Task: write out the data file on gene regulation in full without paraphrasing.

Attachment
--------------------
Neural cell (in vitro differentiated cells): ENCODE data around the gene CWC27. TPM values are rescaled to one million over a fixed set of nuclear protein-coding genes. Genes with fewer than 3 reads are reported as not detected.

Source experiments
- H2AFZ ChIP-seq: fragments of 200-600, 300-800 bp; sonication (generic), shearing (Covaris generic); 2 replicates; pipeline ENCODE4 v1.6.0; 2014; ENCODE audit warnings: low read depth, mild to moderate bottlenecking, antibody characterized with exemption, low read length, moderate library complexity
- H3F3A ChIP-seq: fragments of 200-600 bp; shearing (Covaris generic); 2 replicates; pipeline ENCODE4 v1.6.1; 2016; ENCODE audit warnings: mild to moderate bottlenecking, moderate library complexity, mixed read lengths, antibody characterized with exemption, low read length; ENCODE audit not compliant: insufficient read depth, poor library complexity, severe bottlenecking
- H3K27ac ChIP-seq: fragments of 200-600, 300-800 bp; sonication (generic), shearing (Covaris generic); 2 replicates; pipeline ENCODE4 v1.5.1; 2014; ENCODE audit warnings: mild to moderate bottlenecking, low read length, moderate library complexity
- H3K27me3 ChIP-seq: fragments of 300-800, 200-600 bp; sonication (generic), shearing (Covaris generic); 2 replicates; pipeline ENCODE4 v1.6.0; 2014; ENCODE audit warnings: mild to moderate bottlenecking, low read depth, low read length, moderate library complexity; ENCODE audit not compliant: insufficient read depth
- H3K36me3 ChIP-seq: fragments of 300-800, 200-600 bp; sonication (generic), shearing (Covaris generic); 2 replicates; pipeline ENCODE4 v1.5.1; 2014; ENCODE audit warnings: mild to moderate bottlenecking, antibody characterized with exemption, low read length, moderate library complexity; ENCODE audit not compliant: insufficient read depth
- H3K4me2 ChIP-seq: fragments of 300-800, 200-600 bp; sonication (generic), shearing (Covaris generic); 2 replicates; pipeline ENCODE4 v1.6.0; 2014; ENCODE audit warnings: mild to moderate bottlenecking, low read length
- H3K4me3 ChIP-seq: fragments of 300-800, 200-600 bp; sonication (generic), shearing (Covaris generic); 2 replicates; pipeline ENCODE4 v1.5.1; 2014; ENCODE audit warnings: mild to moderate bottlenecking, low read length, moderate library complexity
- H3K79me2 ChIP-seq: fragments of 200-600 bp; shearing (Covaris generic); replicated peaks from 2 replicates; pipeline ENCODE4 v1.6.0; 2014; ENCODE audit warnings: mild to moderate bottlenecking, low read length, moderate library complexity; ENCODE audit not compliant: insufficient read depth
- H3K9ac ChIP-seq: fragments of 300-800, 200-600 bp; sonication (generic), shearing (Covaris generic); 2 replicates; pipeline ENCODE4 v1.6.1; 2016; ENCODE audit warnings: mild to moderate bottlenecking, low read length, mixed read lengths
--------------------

Neural cell (in vitro differentiated cells): ENCODE data around the gene CWC27. TPM values are rescaled to one million over a fixed set of nuclear protein-coding genes. Genes with fewer than 3 reads are reported as not detected.

Source experiments
- H2AFZ ChIP-seq: fragments of 200-600, 300-800 bp; sonication (generic), shearing (Covaris generic); 2 replicates; pipeline ENCODE4 v1.6.0; 2014; ENCODE audit warnings: low read depth, mild to moderate bottlenecking, antibody characterized with exemption, low read length, moderate library complexity
- H3F3A ChIP-seq: fragments of 200-600 bp; shearing (Covaris generic); 2 replicates; pipeline ENCODE4 v1.6.1; 2016; ENCODE audit warnings: mild to moderate bottlenecking, moderate library complexity, mixed read lengths, antibody characterized with exemption, low read length; ENCODE audit not compliant: insufficient read depth, poor library complexity, severe bottlenecking
- H3K27ac ChIP-seq: fragments of 200-600, 300-800 bp; sonication (generic), shearing (Covaris generic); 2 replicates; pipeline ENCODE4 v1.5.1; 2014; ENCODE audit warnings: mild to moderate bottlenecking, low read length, moderate library complexity
- H3K27me3 ChIP-seq: fragments of 300-800, 200-600 bp; sonication (generic), shearing (Covaris generic); 2 replicates; pipeline ENCODE4 v1.6.0; 2014; ENCODE audit warnings: mild to moderate bottlenecking, low read depth, low read length, moderate library complexity; ENCODE audit not compliant: insufficient read depth
- H3K36me3 ChIP-seq: fragments of 300-800, 200-600 bp; sonication (generic), shearing (Covaris generic); 2 replicates; pipeline ENCODE4 v1.5.1; 2014; ENCODE audit warnings: mild to moderate bottlenecking, antibody characterized with exemption, low read length, moderate library complexity; ENCODE audit not compliant: insufficient read depth
- H3K4me2 ChIP-seq: fragments of 300-800, 200-600 bp; sonication (generic), shearing (Covaris generic); 2 replicates; pipeline ENCODE4 v1.6.0; 2014; ENCODE audit warnings: mild to moderate bottlenecking, low read length
- H3K4me3 ChIP-seq: fragments of 300-800, 200-600 bp; sonication (generic), shearing (Covaris generic); 2 replicates; pipeline ENCODE4 v1.5.1; 2014; ENCODE audit warnings: mild to moderate bottlenecking, low read length, moderate library complexity
- H3K79me2 ChIP-seq: fragments of 200-600 bp; shearing (Covaris generic); replicated peaks from 2 replicates; pipeline ENCODE4 v1.6.0; 2014; ENCODE audit warnings: mild to moderate bottlenecking, low read length, moderate library complexity; ENCODE audit not compliant: insufficient read depth
- H3K9ac ChIP-seq: fragments of 300-800, 200-600 bp; sonication (generic), shearing (Covaris generic); 2 replicates; pipeline ENCODE4 v1.6.1; 2016; ENCODE audit warnings: mild to moderate bottlenecking, low read length, mixed read lengths